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Clint Eastwood
Cast:Bradley Cooper, Sienna Miller, Max Charles, Luke Grimes, Kyle Gallner
Writing Credits:
Jason Hall

Navy SEAL sniper Chris Kyle's pinpoint accuracy saves countless lives on the battlefield and turns him into a legend. Back home to his wife and kids after four tours of duty, however, Chris finds that it is the war he can't leave behind.

Box Office:
Opening Weekend
$89,269,066 on 3,555 Screens.
Domestic Gross

Rated R

Aspect Ratio: 2.40:1
English Dolby Atmos
English Descriptive Audio
Latin Spanish Dolby Digital 5.1
French Dolby Digital 5.1
Portuguese Dolby Digital 5.1
Latin Spanish
Supplements Subtitles:
Latin Spanish
Italian (Disc 2 Only)
German (Disc 2 Only)
Castillian Spanish (Disc 2 Only)
Chinese (Disc 2 Only)
Korean (Disc 2 Only)
Czech (Disc 2 Only)
Hungarian (Disc 2 Only)
Polish (Disc 2 Only)
Thai (Disc 2 Only)

Runtime: 132 min.
Price: $24.99
Release Date: 5/3/2016

&bull: “One Soldier’s Story: The Journey of American Sniper” Featurette
• “The Making of American Sniper” Featurette
• “Navy SEALs: In War and Peace” Documentary
• “Chris Kyle: The Man Behind the Legend” Documentary
• “Bringing the War Home: The Cost of Heroism” Documentary
• Previews


Panasonic TC-P60VT60 60-Inch 1080p 600Hz 3D Smart Plasma HDTV; Sony STR-DG1200 7.1 Channel Receiver; Panasonic DMP-BD60K Blu-Ray Player using HDMI outputs; Michael Green Revolution Cinema 6i Speakers (all five); Kenwood 1050SW 150-watt Subwoofer.


American Sniper: Chris Kyle Commemorative Edition [Blu-Ray] (2014)

Reviewed by Colin Jacobson (May 3, 2016)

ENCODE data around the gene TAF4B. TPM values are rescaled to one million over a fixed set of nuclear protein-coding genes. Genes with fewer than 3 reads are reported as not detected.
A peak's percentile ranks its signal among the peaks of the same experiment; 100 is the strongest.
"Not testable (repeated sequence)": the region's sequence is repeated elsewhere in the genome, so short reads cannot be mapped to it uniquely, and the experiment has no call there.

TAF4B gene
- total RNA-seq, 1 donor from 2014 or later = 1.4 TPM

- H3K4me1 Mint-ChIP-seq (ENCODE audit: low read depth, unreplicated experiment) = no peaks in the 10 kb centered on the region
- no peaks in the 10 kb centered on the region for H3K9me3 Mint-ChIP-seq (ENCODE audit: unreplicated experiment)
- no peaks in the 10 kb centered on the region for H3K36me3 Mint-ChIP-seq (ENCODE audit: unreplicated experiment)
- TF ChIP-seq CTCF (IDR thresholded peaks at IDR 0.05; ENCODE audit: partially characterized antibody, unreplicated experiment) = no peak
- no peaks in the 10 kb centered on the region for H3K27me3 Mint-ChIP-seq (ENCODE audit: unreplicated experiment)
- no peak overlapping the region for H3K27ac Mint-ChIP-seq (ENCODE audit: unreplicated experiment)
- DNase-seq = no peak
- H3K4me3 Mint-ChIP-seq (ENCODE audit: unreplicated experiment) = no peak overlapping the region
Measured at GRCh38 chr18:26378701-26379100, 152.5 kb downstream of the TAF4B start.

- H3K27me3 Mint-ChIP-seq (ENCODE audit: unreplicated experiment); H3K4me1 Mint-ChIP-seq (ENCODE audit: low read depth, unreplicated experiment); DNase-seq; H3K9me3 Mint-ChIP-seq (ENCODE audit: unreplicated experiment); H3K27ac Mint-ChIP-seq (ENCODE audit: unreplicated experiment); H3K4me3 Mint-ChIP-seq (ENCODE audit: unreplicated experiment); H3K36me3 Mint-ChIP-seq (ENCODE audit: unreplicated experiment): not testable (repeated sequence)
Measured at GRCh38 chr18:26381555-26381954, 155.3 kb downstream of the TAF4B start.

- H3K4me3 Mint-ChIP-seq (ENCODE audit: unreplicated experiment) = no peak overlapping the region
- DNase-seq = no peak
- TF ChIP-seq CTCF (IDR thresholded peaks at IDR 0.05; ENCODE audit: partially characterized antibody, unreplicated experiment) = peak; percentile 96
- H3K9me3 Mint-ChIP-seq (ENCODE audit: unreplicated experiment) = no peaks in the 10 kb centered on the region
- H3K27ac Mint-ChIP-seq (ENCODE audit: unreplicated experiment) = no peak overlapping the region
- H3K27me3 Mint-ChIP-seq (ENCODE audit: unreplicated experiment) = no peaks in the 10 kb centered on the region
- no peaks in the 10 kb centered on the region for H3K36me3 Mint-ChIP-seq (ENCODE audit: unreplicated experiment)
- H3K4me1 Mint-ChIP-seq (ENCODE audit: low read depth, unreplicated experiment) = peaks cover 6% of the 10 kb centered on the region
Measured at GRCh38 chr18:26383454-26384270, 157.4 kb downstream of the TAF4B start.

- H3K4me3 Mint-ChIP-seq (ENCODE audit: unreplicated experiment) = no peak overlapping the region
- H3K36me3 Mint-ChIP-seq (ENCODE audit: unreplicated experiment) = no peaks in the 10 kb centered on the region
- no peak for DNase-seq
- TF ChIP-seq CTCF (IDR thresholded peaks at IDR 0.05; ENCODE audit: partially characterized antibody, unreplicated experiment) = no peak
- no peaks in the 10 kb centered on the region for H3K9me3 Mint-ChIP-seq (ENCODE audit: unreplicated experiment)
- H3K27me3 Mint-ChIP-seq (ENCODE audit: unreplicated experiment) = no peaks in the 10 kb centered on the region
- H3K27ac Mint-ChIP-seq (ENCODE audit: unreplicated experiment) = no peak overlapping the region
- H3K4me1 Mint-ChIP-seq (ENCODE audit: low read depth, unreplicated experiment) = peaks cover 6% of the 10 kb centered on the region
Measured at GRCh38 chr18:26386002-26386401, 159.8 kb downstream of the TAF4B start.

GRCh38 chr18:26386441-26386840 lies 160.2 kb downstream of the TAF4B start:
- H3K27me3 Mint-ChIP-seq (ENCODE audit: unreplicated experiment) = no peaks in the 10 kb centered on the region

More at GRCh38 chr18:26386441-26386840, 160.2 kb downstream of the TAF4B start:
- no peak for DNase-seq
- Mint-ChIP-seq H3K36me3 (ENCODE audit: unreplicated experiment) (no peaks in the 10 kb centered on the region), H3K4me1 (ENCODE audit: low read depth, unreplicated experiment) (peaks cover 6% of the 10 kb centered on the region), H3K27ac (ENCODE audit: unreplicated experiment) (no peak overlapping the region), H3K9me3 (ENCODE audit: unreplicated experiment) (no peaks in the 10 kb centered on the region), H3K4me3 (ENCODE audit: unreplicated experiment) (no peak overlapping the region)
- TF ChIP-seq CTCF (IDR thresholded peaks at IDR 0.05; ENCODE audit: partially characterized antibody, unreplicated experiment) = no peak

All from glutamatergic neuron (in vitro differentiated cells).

In 2014, Clint Eastwood released two films, and I suspect most thought the first - Jersey Boys - boasted the most commercial potential. While movie musicals don’t sell like they used to, 2008’s Mamma Mia! proved they can still move tickets. Based on a hugely successful Broadway production and given a prime summer release date, Jersey Boys seemed like the Eastwood flick most likely to nab gobs of money.

On the other hand, American Sniper barely got released in 2014 at all. It received a limited theatrical run to qualify for various awards, but it didn’t “go wide” until mid-January 2015, a time of year traditionally viewed as a dumping ground for movies with little chance of monetary success.

So what happened? Jersey Boys basically flopped, as it made a meager $47 million US – and not much more overseas. Even with a relatively low $40 million budget, Boys probably lost money.

On the other hand, even burdened with a crummy mid-January release date, Sniper turned into a smash. It took in almost $90 million during its opening weekend alone and went on to make $349 million in the US, a figure that allowed it to top Hunger Games and Guardians of the Galaxy as 2014’s biggest hit. That makes Sniper one of the least likely box office champions in a long time, and it’s easily Eastwood’s biggest financial success.

Based on a true story, Sniper introduces us to Navy SEAL Chris Kyle (Bradley Cooper). After a quick glimpse of Chris at work as a sniper in Iraq, we go back to his childhood and meet him as a boy (Cole Konis). We get a taste of his family life and see his youthful talent as a shooter.

After that quick interlude, we encounter Kyle as a 30-year-old who seems aimless; he works as a rodeo rider but hasn’t really found his niche. When he learns about a late 1990s terrorist incident in the Middle East, he decides to join the military, and the recruiter steers him toward the SEALs.

We follow Chris through his training and eventual deployment, where he earns a reputation as the greatest military sniper of all-time. We also see Chris’s relationship with Taya Studebaker (Sienna Miller), a woman he meets during training and romances/marries.

That dynamic reflects a lot of the tension in Sniper, as we see the conflict between Chris’s sense of duty and his desire to enjoy a good family life. The former virtually always wins, as Chris seems to feel a need to “save the world”. He appears to believe that if he doesn’t act to protect his fellow soldiers, no one else will.